Audio and Visuals
The game’s cartoonlike 3D art style is simple but vibrant and colourful. This is teamed with a top-down view to create an aesthetic reminiscent of Two Point Hospital. The music is the sort of generically cheerful digital fare that is often found in this genre of game (think The Sims). It soon gets repetitive but with a few volume tweaks, it fades nicely into the background and ceases to be intrusive. The sound effects are mainly ambient noises, both indoor and outdoor and are nicely implemented, helping to bring the environment to life. The ability to record custom PA announcements for things such as new prisoner arrivals or the good morning message is a fun and novel addition.
Prison Tycoon is a fun but very casual building and management sim with a jolly aesthetic. It has a more slow-paced, laidback vibe than some of its counterparts and does not offer much in the way of challenge. Unfortunately, its simple style means the various game elements lack depth, whether this is the building options and mechanics or the flimsy connection between mental health and criminality.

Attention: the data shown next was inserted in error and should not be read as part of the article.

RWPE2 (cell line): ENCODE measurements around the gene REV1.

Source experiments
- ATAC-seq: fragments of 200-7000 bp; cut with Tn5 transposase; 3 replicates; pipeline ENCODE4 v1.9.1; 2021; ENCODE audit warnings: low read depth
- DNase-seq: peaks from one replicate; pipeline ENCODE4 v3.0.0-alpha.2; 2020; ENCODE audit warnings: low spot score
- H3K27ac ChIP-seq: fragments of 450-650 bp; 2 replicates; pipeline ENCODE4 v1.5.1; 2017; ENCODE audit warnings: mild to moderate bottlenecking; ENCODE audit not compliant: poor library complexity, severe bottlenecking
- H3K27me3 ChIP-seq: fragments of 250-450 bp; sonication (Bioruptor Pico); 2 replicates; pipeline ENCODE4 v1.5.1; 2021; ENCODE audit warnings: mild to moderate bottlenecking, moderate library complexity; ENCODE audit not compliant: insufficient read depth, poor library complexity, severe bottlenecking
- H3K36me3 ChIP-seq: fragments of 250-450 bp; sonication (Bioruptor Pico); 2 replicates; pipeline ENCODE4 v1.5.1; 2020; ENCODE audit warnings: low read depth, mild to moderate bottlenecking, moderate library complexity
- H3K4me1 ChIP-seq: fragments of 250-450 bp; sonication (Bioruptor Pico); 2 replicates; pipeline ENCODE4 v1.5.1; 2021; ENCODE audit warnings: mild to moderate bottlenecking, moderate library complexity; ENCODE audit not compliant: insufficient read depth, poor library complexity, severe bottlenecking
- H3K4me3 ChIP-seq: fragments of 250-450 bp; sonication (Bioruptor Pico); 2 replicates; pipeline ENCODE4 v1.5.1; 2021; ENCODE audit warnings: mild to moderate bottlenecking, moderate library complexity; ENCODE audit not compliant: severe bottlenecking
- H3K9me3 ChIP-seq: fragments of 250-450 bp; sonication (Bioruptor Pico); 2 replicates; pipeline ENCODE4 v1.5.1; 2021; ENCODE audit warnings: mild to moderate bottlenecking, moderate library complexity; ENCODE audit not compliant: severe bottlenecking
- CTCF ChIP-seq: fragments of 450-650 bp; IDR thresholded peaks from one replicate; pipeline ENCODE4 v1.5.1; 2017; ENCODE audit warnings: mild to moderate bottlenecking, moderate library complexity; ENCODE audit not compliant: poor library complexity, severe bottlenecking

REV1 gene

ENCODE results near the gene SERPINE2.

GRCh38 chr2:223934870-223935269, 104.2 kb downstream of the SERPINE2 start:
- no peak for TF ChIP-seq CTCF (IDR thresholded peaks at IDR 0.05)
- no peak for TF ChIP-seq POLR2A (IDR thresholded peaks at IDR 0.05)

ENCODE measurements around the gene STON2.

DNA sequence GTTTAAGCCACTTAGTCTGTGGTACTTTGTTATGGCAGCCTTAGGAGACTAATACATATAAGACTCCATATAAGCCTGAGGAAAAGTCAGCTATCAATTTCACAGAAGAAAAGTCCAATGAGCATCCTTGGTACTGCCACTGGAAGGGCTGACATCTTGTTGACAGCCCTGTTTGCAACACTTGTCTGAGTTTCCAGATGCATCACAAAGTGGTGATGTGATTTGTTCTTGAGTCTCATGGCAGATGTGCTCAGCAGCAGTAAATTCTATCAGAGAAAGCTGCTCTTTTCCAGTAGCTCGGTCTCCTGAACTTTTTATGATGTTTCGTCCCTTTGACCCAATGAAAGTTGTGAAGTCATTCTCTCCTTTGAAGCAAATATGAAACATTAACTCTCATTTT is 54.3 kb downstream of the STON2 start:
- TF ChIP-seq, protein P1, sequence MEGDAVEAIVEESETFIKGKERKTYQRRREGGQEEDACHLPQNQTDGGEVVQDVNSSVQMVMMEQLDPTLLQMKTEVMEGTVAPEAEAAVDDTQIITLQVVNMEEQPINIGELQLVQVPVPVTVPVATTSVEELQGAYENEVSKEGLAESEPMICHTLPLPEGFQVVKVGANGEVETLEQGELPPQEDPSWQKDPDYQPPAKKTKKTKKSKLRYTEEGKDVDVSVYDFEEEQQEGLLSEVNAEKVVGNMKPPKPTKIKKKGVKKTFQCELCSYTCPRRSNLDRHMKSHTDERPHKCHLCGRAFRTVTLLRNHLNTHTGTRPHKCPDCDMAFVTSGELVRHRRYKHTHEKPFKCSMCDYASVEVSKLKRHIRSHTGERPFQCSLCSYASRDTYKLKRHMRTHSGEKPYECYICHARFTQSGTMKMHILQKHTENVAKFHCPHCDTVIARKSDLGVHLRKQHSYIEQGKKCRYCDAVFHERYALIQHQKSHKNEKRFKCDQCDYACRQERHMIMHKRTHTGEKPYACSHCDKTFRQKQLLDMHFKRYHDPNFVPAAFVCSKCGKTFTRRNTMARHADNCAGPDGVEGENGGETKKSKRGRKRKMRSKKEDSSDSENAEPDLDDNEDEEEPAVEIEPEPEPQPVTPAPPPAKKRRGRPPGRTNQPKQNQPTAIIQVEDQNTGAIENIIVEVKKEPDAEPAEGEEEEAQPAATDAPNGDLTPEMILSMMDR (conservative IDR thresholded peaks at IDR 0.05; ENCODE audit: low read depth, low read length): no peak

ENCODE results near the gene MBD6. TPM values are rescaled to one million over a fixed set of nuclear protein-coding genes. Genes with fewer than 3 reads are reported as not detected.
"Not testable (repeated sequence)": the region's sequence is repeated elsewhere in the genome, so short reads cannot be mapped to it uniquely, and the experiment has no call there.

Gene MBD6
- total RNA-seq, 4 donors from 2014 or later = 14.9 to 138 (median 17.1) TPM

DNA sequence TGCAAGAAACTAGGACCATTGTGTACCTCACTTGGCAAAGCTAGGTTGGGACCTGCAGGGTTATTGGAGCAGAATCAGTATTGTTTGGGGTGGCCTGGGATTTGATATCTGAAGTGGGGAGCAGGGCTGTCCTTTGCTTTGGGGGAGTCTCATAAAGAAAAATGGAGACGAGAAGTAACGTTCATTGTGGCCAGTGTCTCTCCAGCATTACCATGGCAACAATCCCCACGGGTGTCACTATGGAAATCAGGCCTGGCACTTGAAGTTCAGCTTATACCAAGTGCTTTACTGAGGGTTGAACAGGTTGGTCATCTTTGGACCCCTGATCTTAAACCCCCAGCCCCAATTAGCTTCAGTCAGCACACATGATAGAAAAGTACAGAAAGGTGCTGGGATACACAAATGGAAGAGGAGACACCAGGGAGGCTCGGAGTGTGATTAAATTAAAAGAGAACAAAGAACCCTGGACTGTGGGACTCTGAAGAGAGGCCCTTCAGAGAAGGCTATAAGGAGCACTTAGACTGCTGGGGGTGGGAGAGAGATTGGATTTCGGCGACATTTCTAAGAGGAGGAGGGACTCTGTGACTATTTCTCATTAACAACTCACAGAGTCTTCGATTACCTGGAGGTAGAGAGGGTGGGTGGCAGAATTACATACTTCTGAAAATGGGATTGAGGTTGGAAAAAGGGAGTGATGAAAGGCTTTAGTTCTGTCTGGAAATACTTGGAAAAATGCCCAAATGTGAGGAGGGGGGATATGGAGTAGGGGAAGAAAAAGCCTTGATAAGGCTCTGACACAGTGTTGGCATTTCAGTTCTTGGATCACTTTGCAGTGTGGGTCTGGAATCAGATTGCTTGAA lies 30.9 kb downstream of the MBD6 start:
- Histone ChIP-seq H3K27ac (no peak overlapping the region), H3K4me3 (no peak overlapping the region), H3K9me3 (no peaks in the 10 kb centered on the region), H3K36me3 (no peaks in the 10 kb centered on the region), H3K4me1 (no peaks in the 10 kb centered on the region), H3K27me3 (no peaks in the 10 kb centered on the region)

The game lacks the detail or creative freedom that often keeps people revisiting these types of games and the replayability sought by the biome options is made moot by the lacklustre experience. Prison Tycoon starts to feel stale much sooner than is reasonable for the price being charged and this is especially true when one considers the game is still in early access and suffers from long loading screens and crashes. In its current state and with so many more successful options available it is difficult to recommend this game.